Bolivians will have an opportunity to taste a unique fizzy drink produced from coca leaves starting from the new year, Latin American media reported on Thursday.
The drink named Coca Colla is to be sold in bottles with red labels resembling those of the famous American drink with an almost similar name. Leaves of coca cultivated in the central Bolivian city of Cochabamba will be used for producing the drink.
Producers of the new drink said it will become a part of a campaign aimed at "industrializing coca leaves."
United Nations included coca leaves in its list of dangerous drugs in 1961. However, Andes aborigines insist coca in its natural state is not a drug and even has healing properties. The plant is used in traditional medicine and during religious ceremonies. It is also a basic component for producing tea, wine, beer and flour.
Coca leaves have been chewed by South American Indians for many thousands of years to induce a mild, long-lasting euphoria.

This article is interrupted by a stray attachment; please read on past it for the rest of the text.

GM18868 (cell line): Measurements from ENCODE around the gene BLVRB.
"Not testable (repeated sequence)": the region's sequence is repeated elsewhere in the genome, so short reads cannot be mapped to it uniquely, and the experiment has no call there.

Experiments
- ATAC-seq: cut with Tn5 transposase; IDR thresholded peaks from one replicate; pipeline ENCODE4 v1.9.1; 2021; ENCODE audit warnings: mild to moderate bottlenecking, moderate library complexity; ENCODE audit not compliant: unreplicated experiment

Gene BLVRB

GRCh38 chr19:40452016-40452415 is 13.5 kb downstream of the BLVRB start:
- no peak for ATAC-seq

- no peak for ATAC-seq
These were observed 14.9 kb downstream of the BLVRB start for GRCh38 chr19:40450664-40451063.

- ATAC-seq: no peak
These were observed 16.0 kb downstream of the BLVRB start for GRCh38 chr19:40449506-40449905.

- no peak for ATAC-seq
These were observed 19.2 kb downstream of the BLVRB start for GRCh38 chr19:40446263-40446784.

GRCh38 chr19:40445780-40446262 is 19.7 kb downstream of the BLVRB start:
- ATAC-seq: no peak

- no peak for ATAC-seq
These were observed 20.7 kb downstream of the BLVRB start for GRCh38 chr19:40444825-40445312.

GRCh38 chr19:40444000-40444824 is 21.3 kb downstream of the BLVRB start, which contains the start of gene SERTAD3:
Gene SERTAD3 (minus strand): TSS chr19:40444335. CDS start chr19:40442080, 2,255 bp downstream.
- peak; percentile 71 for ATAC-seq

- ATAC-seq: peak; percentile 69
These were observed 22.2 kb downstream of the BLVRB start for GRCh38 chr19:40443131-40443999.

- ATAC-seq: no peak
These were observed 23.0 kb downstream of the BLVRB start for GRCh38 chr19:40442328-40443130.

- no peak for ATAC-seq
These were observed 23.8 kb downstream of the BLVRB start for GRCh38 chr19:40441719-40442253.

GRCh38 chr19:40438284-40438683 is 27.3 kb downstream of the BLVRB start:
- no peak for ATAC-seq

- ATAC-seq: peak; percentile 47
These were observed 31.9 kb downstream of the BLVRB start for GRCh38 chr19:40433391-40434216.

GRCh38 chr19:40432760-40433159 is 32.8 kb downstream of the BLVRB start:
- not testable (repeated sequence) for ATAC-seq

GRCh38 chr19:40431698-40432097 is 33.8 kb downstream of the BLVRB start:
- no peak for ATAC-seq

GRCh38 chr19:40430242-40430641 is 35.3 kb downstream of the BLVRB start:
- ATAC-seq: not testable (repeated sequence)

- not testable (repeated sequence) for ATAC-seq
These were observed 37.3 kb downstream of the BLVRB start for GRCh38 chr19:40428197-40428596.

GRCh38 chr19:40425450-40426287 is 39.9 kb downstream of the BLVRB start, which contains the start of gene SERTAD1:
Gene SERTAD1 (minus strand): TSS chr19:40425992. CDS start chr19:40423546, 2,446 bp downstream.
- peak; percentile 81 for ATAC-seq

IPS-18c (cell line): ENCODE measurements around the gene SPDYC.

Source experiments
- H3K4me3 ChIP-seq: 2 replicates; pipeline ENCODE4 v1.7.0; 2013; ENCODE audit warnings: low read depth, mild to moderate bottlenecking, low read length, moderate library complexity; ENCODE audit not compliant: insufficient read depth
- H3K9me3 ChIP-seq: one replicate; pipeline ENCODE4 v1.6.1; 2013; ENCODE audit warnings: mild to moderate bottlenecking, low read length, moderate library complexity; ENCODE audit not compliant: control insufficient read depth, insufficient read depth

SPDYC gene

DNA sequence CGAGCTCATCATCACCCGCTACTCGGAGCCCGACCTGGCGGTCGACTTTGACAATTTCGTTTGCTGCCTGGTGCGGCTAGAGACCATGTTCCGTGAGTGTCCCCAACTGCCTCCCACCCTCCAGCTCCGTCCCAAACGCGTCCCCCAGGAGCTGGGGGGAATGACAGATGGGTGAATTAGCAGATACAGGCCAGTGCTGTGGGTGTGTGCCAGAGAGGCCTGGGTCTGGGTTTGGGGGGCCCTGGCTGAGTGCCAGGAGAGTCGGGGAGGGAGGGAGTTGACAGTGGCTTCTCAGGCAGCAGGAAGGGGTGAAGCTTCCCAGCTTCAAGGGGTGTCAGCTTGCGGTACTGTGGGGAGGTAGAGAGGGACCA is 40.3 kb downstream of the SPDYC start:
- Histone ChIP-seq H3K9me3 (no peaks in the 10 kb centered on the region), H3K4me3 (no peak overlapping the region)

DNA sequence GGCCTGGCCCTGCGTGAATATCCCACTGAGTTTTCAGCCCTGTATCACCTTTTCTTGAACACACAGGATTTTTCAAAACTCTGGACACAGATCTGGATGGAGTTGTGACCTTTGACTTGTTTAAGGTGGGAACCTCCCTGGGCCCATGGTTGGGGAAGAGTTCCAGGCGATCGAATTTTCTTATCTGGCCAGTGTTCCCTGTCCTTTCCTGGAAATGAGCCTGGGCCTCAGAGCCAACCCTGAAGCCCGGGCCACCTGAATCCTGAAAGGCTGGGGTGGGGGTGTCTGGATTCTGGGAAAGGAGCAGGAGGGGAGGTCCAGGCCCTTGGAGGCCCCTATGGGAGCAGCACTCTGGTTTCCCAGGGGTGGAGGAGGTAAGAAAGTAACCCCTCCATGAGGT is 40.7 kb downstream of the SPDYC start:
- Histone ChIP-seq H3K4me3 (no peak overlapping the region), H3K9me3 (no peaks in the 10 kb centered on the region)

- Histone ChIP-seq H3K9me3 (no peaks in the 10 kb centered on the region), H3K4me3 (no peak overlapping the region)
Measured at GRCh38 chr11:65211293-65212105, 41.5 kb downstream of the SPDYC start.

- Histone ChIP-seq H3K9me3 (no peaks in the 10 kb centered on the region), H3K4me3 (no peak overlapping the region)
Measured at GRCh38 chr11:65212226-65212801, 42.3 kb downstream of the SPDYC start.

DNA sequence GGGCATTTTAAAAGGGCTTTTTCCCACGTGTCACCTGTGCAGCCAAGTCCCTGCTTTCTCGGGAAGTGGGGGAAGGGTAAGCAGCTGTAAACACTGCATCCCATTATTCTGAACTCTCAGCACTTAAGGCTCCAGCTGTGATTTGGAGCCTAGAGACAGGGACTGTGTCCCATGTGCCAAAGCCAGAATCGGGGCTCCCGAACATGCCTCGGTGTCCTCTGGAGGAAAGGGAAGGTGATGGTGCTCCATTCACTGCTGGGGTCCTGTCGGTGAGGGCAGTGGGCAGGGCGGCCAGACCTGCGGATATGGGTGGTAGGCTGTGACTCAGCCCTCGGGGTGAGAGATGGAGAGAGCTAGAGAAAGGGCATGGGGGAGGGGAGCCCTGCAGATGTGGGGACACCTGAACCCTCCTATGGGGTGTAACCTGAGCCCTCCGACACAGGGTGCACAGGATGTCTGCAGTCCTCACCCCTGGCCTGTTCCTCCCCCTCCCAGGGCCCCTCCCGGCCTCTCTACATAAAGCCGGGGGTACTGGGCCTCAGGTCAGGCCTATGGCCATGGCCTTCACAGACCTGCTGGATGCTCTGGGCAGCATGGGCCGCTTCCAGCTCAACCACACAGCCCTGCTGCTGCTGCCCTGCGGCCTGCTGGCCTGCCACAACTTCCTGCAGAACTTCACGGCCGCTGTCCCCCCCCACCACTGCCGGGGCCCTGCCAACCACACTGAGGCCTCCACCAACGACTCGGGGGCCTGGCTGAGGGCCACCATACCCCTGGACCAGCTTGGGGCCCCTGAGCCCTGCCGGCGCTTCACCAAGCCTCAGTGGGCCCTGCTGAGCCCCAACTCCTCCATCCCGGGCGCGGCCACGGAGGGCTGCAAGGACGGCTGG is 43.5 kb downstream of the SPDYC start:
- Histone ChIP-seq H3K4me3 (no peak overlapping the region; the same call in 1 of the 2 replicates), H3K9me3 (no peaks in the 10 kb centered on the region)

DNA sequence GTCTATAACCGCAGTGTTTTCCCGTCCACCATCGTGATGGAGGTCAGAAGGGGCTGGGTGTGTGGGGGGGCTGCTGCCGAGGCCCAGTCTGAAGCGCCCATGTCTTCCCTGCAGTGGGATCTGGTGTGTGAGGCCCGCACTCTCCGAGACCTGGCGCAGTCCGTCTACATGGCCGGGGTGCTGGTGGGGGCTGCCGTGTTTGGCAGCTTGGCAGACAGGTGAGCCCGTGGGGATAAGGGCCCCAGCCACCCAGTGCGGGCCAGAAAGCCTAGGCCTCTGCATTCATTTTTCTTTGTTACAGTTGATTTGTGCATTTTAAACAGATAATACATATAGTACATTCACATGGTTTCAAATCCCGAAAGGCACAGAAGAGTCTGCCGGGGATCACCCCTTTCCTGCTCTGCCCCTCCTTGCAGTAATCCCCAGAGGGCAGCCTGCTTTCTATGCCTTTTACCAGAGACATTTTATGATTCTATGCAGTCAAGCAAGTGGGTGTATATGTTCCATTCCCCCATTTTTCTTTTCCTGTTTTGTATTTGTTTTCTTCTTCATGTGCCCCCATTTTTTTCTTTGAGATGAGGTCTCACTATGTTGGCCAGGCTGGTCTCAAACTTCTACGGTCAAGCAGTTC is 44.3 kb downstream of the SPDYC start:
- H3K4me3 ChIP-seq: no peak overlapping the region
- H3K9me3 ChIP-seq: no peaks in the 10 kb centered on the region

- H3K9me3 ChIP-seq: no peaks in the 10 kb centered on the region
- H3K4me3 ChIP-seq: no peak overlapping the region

Bolivia, with its coca plantations covering some 30,000 hectares, is the world's third largest producer of cocain. Columbia, with 150,000 hectares of coca, is the leader of cocain production. Peru takes second place, with 97,000 hectares of plants.
Bolivian President Evo Morales, the country's first fully indigenous head of state, has called for the revival of the "traditional coca cultivation" in Bolivia, which was a part of the Inca Empire prior to European colonization. The plant was declared national heritage in line with the Constitution adopted in February 2009.
However, the president has been actively fighting the illegal drug trafficking in the country. Some 18,000 hectares of illegal coca plants have been destroyed in Bolivia over the past two years.
MOSCOW, December 31 (RIA Novosti)